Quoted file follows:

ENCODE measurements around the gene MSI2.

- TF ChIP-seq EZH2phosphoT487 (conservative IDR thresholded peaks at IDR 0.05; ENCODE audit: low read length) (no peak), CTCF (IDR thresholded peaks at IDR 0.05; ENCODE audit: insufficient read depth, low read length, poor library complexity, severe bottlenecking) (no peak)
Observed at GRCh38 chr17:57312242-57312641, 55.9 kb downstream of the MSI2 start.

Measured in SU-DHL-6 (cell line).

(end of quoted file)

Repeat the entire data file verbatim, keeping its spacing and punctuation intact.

ENCODE measurements around the gene MSI2.

- TF ChIP-seq EZH2phosphoT487 (conservative IDR thresholded peaks at IDR 0.05; ENCODE audit: low read length) (no peak), CTCF (IDR thresholded peaks at IDR 0.05; ENCODE audit: insufficient read depth, low read length, poor library complexity, severe bottlenecking) (no peak)
Observed at GRCh38 chr17:57312242-57312641, 55.9 kb downstream of the MSI2 start.

Measured in SU-DHL-6 (cell line).